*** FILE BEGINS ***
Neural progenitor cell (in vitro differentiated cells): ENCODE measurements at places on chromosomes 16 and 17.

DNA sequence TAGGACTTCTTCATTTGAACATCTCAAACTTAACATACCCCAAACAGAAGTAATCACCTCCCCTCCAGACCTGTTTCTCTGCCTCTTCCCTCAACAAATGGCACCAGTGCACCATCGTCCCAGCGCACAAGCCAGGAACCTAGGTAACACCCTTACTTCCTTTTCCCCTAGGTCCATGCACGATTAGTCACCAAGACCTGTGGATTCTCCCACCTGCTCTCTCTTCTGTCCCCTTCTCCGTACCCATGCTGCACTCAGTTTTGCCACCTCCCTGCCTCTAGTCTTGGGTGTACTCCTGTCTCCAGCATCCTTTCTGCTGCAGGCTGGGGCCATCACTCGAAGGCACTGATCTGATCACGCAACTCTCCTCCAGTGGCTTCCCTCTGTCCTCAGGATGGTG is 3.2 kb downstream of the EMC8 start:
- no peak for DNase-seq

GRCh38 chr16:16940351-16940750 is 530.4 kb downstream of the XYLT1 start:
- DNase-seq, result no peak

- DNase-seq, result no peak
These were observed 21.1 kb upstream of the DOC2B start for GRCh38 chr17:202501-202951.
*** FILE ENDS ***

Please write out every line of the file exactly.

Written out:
Neural progenitor cell (in vitro differentiated cells): ENCODE measurements at places on chromosomes 16 and 17.

DNA sequence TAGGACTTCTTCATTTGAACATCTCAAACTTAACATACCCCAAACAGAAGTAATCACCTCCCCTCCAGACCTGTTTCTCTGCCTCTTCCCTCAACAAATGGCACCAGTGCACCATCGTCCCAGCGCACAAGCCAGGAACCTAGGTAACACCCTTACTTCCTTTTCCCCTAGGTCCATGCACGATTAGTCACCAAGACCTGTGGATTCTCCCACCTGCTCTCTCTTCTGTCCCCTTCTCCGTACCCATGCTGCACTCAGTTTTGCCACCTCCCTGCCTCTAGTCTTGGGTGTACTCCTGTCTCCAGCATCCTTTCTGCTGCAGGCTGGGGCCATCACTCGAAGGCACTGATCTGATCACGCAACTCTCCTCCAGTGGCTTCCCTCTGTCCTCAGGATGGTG is 3.2 kb downstream of the EMC8 start:
- no peak for DNase-seq

GRCh38 chr16:16940351-16940750 is 530.4 kb downstream of the XYLT1 start:
- DNase-seq, result no peak

- DNase-seq, result no peak
These were observed 21.1 kb upstream of the DOC2B start for GRCh38 chr17:202501-202951.